Last December, Now On PBS  ran an intriging piece on the role the credit rating agencies played in the housing bubble. The industry has been attacked lately over the poor quality of its ratings of collateralized debt obligations (more on these later). The way forward is not clear.

In a forthcoming white paper, Matthew Richardson and Lawrence White argue that “…financial regulation may itself be the root cause of the problem since the basis of the NRSRO’s authority as the central source of information about the creditworthiness of bonds decreases competition and incentives to innovation.” An NRSRO is a “nationally recognized statistical rating organization.” The SEC (they will appear quite frequently in these blogs I suspect) designates which organizations can be NRSROs. The top three rating agencies are: Moody’s Investor Service, Standard & Poor’s and Fitch Ratings.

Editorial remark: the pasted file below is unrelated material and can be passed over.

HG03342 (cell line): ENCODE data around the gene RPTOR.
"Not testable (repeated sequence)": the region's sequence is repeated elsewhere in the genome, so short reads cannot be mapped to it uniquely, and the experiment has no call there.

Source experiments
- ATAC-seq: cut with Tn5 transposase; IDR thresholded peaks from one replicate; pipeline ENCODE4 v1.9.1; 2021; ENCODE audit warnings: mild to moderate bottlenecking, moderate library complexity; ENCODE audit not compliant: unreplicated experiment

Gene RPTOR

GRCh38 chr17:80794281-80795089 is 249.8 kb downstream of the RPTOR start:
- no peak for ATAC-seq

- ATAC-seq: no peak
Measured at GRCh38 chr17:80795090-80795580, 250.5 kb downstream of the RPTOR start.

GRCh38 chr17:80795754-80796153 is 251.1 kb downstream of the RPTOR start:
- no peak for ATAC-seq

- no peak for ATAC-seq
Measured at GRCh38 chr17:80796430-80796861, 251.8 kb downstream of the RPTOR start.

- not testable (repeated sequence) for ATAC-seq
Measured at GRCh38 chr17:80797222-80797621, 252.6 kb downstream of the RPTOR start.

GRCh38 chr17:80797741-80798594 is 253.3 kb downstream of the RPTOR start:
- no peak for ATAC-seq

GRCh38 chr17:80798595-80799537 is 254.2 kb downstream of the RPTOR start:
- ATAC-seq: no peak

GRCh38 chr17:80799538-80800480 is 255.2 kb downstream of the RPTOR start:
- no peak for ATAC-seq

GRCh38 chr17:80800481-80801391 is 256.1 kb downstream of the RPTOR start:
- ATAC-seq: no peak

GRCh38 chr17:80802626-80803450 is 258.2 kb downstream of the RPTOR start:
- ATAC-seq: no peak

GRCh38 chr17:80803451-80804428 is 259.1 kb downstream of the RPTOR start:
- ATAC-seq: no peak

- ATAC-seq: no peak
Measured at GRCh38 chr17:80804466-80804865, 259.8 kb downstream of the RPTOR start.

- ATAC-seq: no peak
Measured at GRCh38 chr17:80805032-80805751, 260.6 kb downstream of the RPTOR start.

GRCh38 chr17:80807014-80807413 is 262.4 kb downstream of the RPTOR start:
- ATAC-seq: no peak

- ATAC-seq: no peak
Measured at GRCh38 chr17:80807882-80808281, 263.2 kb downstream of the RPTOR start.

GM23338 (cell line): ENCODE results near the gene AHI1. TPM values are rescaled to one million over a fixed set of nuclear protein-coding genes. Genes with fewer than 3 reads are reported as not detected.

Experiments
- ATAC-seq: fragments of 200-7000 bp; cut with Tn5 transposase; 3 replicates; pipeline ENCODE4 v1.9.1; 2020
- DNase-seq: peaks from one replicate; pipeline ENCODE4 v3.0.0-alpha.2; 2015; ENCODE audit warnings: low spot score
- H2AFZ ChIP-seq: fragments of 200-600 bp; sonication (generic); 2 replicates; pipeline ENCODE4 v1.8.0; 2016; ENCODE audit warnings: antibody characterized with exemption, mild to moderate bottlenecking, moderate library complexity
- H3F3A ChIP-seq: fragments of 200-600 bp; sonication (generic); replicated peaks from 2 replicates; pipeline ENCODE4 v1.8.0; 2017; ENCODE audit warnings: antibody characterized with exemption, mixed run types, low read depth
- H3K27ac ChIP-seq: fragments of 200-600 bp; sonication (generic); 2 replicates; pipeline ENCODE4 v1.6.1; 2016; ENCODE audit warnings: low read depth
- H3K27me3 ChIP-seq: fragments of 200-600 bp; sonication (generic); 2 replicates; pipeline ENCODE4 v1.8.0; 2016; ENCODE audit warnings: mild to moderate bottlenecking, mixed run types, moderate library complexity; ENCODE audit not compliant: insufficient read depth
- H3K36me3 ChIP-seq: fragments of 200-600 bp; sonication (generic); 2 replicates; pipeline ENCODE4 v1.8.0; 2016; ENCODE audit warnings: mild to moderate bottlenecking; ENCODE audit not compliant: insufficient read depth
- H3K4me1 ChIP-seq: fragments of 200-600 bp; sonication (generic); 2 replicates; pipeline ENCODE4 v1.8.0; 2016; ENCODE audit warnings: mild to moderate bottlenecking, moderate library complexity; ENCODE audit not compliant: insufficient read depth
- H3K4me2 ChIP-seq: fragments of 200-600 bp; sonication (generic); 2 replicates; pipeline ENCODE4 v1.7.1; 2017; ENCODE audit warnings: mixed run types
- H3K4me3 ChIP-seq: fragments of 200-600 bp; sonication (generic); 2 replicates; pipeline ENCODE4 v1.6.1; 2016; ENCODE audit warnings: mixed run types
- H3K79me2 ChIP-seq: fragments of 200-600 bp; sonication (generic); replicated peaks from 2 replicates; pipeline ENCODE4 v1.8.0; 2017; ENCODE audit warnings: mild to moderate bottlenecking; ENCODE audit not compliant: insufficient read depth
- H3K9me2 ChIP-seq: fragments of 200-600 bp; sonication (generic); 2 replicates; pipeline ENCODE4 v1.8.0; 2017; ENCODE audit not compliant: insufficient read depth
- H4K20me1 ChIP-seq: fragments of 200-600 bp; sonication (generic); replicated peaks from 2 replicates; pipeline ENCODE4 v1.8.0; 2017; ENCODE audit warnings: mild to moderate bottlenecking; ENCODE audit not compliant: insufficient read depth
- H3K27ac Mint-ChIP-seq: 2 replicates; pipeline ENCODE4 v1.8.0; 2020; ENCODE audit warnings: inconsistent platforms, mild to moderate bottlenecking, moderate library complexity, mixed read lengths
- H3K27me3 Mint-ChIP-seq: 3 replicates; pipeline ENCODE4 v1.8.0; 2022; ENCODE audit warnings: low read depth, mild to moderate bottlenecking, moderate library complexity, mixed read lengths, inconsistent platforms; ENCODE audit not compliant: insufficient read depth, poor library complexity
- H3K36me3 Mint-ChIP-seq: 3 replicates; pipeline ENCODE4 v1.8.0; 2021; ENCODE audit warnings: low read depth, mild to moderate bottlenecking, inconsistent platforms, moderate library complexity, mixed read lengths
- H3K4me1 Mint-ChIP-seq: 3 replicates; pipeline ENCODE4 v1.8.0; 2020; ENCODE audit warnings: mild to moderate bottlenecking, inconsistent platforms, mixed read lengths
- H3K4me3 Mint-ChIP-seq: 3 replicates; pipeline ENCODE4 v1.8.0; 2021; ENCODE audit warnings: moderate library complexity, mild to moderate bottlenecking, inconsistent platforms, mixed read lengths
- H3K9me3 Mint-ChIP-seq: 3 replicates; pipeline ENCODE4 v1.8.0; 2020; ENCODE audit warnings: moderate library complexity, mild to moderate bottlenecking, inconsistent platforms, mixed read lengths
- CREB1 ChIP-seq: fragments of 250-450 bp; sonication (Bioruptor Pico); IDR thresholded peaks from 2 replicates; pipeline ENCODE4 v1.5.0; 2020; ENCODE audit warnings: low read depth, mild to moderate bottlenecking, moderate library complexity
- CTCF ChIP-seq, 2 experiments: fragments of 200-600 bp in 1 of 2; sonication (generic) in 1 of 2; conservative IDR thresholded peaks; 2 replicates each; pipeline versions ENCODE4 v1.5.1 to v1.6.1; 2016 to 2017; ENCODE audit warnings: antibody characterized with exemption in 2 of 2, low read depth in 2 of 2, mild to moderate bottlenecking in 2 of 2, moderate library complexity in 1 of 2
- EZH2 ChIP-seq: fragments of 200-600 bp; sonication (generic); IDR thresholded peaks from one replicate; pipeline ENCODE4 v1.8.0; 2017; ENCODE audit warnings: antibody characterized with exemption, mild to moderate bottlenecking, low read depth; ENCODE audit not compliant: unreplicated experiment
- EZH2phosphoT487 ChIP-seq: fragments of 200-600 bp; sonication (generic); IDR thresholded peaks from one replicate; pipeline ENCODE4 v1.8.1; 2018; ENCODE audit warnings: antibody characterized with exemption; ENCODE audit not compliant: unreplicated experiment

Richardson and White note in The Rating Agencies: Is Regulation the Answer? that “by creating a category…of rating agency that had to be headed, and then subsequently maintaining a barrier to entry into the category, the Securities and Exchange Commission (SEC) further enhanced the importance of the three major rating agencies.”